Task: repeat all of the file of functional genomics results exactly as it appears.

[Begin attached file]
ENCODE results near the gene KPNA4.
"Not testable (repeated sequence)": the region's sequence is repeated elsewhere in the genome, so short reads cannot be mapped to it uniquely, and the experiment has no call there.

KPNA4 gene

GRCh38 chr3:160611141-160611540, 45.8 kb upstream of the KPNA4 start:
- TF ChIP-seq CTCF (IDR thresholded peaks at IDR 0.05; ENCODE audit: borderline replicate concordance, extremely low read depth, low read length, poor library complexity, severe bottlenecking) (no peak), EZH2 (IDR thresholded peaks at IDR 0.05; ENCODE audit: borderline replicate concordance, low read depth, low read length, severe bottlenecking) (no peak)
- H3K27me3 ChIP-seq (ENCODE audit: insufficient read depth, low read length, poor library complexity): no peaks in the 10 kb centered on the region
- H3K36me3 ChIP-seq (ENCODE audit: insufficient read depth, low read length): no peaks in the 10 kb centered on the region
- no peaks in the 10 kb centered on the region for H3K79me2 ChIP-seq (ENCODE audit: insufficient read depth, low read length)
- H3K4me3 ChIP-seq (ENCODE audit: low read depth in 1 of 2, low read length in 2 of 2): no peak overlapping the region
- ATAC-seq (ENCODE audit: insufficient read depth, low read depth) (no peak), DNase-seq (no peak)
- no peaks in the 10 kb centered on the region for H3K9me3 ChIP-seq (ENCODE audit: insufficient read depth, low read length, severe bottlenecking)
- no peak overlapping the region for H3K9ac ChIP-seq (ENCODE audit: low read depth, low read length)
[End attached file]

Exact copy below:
ENCODE results near the gene KPNA4.
"Not testable (repeated sequence)": the region's sequence is repeated elsewhere in the genome, so short reads cannot be mapped to it uniquely, and the experiment has no call there.

KPNA4 gene

GRCh38 chr3:160611141-160611540, 45.8 kb upstream of the KPNA4 start:
- TF ChIP-seq CTCF (IDR thresholded peaks at IDR 0.05; ENCODE audit: borderline replicate concordance, extremely low read depth, low read length, poor library complexity, severe bottlenecking) (no peak), EZH2 (IDR thresholded peaks at IDR 0.05; ENCODE audit: borderline replicate concordance, low read depth, low read length, severe bottlenecking) (no peak)
- H3K27me3 ChIP-seq (ENCODE audit: insufficient read depth, low read length, poor library complexity): no peaks in the 10 kb centered on the region
- H3K36me3 ChIP-seq (ENCODE audit: insufficient read depth, low read length): no peaks in the 10 kb centered on the region
- no peaks in the 10 kb centered on the region for H3K79me2 ChIP-seq (ENCODE audit: insufficient read depth, low read length)
- H3K4me3 ChIP-seq (ENCODE audit: low read depth in 1 of 2, low read length in 2 of 2): no peak overlapping the region
- ATAC-seq (ENCODE audit: insufficient read depth, low read depth) (no peak), DNase-seq (no peak)
- no peaks in the 10 kb centered on the region for H3K9me3 ChIP-seq (ENCODE audit: insufficient read depth, low read length, severe bottlenecking)
- no peak overlapping the region for H3K9ac ChIP-seq (ENCODE audit: low read depth, low read length)